Yet it is in explaining such basic tenets of the Canadian system that Professor Franks made an even more important contribution. He reminds us that only by examining how Parliament works in the Canadian context can we properly assess prescriptions for change.
Such ideas, as often as not wrapped in the rhetoric of “freeing” MPs, are as Franks notes all too frequently based on a flawed appreciation for the difference between the “parliament-centred” ambitions of reform – such as strengthening committees and more free votes – and the “executive-centred” reality of the parliamentary process. It is not that reform is not possible, Franks hastens to add, but technical changes to the standing orders cannot in and of themselves change the nature of how power and authority is focused and used in the Canadian system.
The perceived shortcomings of how Parliament works – and in this regard we speak particularly about the House of Commons – have not changed: that it suffers from excessive partisanship, that Parliament is too dominated by the government, and that private members should have more influence in public policy-making. It is a constant refrain.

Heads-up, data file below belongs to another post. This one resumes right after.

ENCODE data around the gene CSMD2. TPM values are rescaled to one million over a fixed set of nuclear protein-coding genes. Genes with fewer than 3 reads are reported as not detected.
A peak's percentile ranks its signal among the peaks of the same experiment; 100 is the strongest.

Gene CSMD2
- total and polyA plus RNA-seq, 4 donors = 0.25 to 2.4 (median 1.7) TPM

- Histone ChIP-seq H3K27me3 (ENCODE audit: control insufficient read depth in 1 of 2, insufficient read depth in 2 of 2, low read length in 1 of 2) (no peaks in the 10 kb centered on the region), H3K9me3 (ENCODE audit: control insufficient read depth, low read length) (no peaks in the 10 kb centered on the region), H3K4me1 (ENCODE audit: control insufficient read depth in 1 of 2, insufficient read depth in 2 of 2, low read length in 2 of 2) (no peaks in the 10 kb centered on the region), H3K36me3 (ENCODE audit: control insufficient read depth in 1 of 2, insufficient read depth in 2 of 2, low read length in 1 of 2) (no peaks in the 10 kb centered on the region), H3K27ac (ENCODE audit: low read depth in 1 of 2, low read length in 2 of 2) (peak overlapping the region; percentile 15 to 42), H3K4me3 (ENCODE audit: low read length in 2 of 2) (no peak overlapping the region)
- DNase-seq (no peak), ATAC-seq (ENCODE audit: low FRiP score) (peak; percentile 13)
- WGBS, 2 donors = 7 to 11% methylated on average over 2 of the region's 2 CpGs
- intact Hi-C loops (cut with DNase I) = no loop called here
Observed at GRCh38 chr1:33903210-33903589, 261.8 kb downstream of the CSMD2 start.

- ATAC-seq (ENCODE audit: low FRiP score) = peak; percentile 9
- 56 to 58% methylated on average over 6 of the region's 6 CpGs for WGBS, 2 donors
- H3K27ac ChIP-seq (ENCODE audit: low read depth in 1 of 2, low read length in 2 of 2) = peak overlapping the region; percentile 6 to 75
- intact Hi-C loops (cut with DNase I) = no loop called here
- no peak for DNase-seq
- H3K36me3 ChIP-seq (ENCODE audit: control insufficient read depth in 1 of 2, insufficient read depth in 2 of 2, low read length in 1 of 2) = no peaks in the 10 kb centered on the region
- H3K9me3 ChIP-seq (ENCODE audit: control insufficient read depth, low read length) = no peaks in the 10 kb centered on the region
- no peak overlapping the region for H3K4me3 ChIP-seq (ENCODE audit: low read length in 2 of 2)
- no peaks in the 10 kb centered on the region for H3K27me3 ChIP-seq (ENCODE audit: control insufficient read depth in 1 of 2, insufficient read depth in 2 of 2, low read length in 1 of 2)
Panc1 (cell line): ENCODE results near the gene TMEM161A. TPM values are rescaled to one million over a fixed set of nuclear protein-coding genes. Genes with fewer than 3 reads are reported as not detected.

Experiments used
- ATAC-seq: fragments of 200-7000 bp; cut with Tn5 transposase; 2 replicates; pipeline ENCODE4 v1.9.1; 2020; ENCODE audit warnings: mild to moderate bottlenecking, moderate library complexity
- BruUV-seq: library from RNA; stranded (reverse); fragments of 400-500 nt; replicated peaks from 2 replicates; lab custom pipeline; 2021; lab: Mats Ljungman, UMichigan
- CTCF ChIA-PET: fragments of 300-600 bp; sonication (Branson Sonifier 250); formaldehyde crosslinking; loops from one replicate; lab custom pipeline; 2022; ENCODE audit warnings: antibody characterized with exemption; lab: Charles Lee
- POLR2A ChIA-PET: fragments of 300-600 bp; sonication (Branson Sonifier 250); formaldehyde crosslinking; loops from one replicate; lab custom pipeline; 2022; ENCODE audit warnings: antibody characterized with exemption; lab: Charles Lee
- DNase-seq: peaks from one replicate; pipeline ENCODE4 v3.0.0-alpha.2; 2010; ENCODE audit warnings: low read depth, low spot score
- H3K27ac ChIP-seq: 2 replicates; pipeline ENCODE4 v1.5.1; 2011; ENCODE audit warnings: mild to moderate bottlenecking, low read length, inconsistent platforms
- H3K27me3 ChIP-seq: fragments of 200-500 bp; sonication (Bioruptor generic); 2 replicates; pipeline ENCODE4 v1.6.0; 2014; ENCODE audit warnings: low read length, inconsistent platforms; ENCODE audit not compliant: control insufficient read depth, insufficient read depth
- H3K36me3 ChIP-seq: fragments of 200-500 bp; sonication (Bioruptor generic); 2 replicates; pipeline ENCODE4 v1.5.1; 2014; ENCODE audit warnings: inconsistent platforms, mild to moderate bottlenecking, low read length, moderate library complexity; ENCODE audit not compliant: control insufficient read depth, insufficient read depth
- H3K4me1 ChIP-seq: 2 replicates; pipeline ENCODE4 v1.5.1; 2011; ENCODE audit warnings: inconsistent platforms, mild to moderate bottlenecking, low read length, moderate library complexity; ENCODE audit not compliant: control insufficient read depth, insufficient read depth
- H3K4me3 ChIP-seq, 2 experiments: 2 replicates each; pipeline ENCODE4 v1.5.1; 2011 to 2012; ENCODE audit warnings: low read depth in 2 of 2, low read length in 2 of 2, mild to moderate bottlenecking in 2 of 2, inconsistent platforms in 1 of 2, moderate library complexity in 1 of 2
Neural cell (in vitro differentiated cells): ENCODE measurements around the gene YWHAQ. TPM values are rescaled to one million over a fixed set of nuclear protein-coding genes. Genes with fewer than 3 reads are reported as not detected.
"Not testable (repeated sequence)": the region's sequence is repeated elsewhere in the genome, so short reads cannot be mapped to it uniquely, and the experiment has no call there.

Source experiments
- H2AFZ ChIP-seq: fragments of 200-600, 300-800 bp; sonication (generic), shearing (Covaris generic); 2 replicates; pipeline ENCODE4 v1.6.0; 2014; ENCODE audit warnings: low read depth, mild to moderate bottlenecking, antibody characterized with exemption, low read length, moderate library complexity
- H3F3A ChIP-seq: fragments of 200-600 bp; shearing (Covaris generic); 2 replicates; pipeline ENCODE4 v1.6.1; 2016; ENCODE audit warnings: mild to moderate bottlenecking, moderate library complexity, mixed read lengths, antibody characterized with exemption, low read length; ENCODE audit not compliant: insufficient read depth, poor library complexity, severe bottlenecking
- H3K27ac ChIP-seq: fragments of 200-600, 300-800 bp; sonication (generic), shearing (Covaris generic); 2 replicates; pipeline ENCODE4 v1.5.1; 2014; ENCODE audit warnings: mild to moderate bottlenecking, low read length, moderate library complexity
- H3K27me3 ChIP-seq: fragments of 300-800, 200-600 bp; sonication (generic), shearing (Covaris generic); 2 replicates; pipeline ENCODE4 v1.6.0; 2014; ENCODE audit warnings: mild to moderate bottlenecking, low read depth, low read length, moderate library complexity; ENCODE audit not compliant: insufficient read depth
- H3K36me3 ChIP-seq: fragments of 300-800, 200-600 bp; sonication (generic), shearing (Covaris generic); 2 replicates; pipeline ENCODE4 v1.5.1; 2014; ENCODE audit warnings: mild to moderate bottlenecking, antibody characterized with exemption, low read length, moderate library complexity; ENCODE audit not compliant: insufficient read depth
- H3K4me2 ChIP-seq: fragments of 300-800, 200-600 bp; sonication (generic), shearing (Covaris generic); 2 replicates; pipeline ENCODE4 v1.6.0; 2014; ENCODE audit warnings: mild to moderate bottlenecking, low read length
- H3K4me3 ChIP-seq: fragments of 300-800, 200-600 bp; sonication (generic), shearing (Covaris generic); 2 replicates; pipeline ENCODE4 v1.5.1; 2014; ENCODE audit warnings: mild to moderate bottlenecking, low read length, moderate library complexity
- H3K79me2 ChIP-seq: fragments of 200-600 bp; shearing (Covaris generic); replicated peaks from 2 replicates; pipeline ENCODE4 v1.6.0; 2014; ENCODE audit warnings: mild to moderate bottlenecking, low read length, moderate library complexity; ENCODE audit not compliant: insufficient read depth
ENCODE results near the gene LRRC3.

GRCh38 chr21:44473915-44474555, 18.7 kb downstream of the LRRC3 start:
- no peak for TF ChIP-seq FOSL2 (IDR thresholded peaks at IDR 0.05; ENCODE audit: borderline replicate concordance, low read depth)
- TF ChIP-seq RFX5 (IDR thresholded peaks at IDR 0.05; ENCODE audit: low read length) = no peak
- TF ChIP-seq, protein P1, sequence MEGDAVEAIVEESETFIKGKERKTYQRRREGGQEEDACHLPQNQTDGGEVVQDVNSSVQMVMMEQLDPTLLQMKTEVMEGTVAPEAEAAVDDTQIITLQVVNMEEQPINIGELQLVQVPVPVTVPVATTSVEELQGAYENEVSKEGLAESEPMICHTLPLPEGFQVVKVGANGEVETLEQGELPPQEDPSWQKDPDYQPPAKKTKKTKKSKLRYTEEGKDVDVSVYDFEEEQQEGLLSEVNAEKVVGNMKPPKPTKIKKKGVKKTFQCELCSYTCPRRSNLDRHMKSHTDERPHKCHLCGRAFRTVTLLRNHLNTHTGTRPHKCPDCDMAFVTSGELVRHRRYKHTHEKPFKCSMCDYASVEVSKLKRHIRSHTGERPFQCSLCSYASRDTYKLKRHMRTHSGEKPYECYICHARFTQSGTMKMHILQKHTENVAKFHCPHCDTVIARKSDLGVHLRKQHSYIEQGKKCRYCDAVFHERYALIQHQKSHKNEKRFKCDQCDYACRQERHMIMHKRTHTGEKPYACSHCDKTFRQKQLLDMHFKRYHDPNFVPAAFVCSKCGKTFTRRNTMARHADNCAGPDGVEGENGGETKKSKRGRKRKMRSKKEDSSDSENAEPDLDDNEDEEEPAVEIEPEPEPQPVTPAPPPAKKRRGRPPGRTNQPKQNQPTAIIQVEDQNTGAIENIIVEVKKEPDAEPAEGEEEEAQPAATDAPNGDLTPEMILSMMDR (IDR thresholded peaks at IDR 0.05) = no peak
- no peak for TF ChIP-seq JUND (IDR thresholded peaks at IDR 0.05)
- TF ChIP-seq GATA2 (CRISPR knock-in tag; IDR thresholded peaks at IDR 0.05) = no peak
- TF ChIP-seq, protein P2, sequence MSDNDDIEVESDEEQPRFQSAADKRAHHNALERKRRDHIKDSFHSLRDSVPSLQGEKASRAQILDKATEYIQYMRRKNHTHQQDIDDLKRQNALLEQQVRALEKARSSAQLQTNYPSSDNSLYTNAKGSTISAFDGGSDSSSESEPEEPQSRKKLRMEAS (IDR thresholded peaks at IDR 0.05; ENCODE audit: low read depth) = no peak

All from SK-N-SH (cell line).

Yet in each case, as Franks correctly notes, the solution is expressed in terms which harken back to a perceived “golden age” when MPs were free to speak their minds in the interests of their constituents and the country.
The Westminster model of responsible government, however, is an “executive-centred” system and it has always been so. As Franks reminds us, there was no golden age of parliamentary independence. Members of the House of Commons are elected - with few exceptions - not as free agents but as representatives of organized political parties. The day-to-day work-life of Parliament (e.g. votes, debates, caucus, committees) operates along party lines.
As for partisanship, the physical structure of the House itself is deliberately adversarial and intended to symbolize and promote Parliament’s challenge function by forcing the executive to defend its policies in debate while providing the Opposition with the opportunity to criticize and to offer alternatives.